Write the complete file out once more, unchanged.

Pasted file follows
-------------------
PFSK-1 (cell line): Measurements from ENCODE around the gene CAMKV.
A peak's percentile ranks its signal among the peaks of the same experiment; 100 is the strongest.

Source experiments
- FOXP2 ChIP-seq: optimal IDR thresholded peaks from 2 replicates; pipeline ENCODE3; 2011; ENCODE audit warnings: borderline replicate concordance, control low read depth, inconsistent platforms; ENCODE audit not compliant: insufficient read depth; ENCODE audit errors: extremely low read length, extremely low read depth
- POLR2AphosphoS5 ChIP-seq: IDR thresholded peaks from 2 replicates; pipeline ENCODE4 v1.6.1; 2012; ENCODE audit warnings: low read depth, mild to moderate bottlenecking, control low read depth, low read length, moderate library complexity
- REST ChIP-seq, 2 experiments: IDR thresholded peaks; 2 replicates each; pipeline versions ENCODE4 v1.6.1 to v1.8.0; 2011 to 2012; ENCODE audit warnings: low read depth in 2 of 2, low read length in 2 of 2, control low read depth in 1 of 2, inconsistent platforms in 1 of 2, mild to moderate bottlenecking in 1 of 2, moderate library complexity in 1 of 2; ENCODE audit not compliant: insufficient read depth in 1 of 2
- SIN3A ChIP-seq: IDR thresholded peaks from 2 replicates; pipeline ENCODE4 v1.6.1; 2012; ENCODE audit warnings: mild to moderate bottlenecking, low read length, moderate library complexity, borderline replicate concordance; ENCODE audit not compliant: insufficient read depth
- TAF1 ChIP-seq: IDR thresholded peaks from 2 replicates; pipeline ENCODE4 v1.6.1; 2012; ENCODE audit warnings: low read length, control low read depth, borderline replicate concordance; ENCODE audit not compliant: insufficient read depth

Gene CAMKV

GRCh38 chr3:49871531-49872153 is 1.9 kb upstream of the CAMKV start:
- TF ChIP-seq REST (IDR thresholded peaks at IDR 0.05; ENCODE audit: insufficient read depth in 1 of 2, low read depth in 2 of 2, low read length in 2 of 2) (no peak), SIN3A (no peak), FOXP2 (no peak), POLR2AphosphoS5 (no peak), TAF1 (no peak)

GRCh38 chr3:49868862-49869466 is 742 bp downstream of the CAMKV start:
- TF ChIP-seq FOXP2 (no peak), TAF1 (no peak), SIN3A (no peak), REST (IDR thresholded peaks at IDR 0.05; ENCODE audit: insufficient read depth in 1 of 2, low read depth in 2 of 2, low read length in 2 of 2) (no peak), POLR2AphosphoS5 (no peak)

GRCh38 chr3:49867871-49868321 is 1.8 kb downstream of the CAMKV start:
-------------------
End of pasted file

PFSK-1 (cell line): Measurements from ENCODE around the gene CAMKV.
A peak's percentile ranks its signal among the peaks of the same experiment; 100 is the strongest.

Source experiments
- FOXP2 ChIP-seq: optimal IDR thresholded peaks from 2 replicates; pipeline ENCODE3; 2011; ENCODE audit warnings: borderline replicate concordance, control low read depth, inconsistent platforms; ENCODE audit not compliant: insufficient read depth; ENCODE audit errors: extremely low read length, extremely low read depth
- POLR2AphosphoS5 ChIP-seq: IDR thresholded peaks from 2 replicates; pipeline ENCODE4 v1.6.1; 2012; ENCODE audit warnings: low read depth, mild to moderate bottlenecking, control low read depth, low read length, moderate library complexity
- REST ChIP-seq, 2 experiments: IDR thresholded peaks; 2 replicates each; pipeline versions ENCODE4 v1.6.1 to v1.8.0; 2011 to 2012; ENCODE audit warnings: low read depth in 2 of 2, low read length in 2 of 2, control low read depth in 1 of 2, inconsistent platforms in 1 of 2, mild to moderate bottlenecking in 1 of 2, moderate library complexity in 1 of 2; ENCODE audit not compliant: insufficient read depth in 1 of 2
- SIN3A ChIP-seq: IDR thresholded peaks from 2 replicates; pipeline ENCODE4 v1.6.1; 2012; ENCODE audit warnings: mild to moderate bottlenecking, low read length, moderate library complexity, borderline replicate concordance; ENCODE audit not compliant: insufficient read depth
- TAF1 ChIP-seq: IDR thresholded peaks from 2 replicates; pipeline ENCODE4 v1.6.1; 2012; ENCODE audit warnings: low read length, control low read depth, borderline replicate concordance; ENCODE audit not compliant: insufficient read depth

Gene CAMKV

GRCh38 chr3:49871531-49872153 is 1.9 kb upstream of the CAMKV start:
- TF ChIP-seq REST (IDR thresholded peaks at IDR 0.05; ENCODE audit: insufficient read depth in 1 of 2, low read depth in 2 of 2, low read length in 2 of 2) (no peak), SIN3A (no peak), FOXP2 (no peak), POLR2AphosphoS5 (no peak), TAF1 (no peak)

GRCh38 chr3:49868862-49869466 is 742 bp downstream of the CAMKV start:
- TF ChIP-seq FOXP2 (no peak), TAF1 (no peak), SIN3A (no peak), REST (IDR thresholded peaks at IDR 0.05; ENCODE audit: insufficient read depth in 1 of 2, low read depth in 2 of 2, low read length in 2 of 2) (no peak), POLR2AphosphoS5 (no peak)

GRCh38 chr3:49867871-49868321 is 1.8 kb downstream of the CAMKV start: